The pitfalls of putting a price on nature: What's next for natural capital?
The United Kingdom is the latest locale to take a closer look at how putting a price on nature might figure into government policy.
In September, the government pledged to produce a 25-year environment plan to lay out how the U.K. can best ensure a "healthy natural economy." Soon after the announcement, environment secretary Liz Truss argued that Britain's forests, soil and rivers should be valued as "national assets" in the same way man-made infrastructure is, suggesting they were worth at least $2.1 trillion to the country.
But the idea of putting a price on the so-called ecosystem services provided by nature has been controversial from the start.
Many have pointed out the potential pitfalls of commodifying nature, with campaigner and journalist George Monbiot at the forefront of warnings that allowing natural assets to be exchanged for cash undermines their intrinsic value and turns the natural world into "a subsidiary of the corporate economy."
Recent reports have suggested the promised 25-year plan could be one of the latest policy moves to be affected by Brexit with a delay expected until next year. However, that has not stopped a new collaborative research project getting under way to investigate the pros and cons of putting a value on aspects of the natural world.
The 18-month project is a joint venture between Anglia Ruskin University and the University of East Anglia with funding from the Arts and Humanities Research Council (AHRC), and will examine and debate the natural capital of the East of England, with a specific focus on the Fenland area of Cambridgeshire.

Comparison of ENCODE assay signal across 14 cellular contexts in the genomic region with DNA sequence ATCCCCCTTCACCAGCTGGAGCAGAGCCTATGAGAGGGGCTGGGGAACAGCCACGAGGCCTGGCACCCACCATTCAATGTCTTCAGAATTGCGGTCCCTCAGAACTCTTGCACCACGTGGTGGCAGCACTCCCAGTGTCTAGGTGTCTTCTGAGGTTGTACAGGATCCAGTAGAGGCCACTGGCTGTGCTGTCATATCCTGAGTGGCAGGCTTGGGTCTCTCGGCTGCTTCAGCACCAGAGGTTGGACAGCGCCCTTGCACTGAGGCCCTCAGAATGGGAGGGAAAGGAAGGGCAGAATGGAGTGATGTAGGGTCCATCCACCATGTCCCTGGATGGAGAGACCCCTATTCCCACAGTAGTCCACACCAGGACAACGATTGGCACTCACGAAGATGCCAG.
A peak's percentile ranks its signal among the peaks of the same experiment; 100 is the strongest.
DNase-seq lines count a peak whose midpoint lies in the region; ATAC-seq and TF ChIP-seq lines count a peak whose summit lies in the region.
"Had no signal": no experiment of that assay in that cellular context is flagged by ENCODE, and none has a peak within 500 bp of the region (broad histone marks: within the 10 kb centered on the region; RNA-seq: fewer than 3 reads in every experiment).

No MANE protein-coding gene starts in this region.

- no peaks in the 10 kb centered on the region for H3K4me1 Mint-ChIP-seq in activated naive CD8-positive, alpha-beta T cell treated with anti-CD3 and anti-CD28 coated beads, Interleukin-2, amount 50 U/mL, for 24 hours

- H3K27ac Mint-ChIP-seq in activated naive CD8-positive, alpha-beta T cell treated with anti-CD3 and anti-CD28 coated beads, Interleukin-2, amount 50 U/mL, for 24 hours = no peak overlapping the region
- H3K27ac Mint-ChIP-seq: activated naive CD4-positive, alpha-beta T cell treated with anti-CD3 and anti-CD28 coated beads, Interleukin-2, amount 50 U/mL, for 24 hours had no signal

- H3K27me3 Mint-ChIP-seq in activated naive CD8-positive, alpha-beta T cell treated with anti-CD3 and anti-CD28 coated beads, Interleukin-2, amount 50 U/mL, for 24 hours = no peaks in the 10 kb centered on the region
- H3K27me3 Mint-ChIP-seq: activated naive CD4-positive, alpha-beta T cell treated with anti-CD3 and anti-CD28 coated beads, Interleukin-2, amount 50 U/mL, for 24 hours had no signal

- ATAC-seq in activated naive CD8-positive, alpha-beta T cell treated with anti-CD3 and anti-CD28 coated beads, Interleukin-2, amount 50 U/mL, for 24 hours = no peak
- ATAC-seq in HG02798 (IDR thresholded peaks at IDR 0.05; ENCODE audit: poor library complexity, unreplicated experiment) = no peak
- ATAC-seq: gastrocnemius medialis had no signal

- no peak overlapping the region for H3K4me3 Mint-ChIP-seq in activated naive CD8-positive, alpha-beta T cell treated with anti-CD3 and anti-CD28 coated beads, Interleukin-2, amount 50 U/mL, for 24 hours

How do you put a value on an asset where its true value is apparent only when it is part of a coherent whole?
It also plans to create a new network by bringing together a range of voices from across academia, business, civil society and government in a bid to understand the implications of looking at the world through this dollar-shaped prism.
Speaking to BusinessGreen, Aled Jones, director of Anglia Ruskin's Global Sustainability Institute, said the project aims to explore the issues in a more holistic way than has previously been the case.
"The main object is to try to widen the discussion around value on ecosystems, so to bring voices across a wider range of disciplines and sectors to really understand the limits of putting a price on things, what are the consequences of putting prices on things, where it works and where it potentially doesn't work," he said.
One possible pitfall, for example, is whether putting a monetary value on biodiversity inherently implies it can be divisible into smaller parts, as commodities such as coal could be. How do you put a value on an asset where its true value is apparent only when it is part of a coherent whole?
Pricing one natural asset also can imply it is substitutable for another thing of the same price elsewhere. Meanwhile, different types of stakeholders also may view the real price of a natural asset very differently, while others may not consider any kind of price can be put on the value of nature due to its inherent worth or emotional value. The more you look at the fledgling academic field, the more complicated it gets.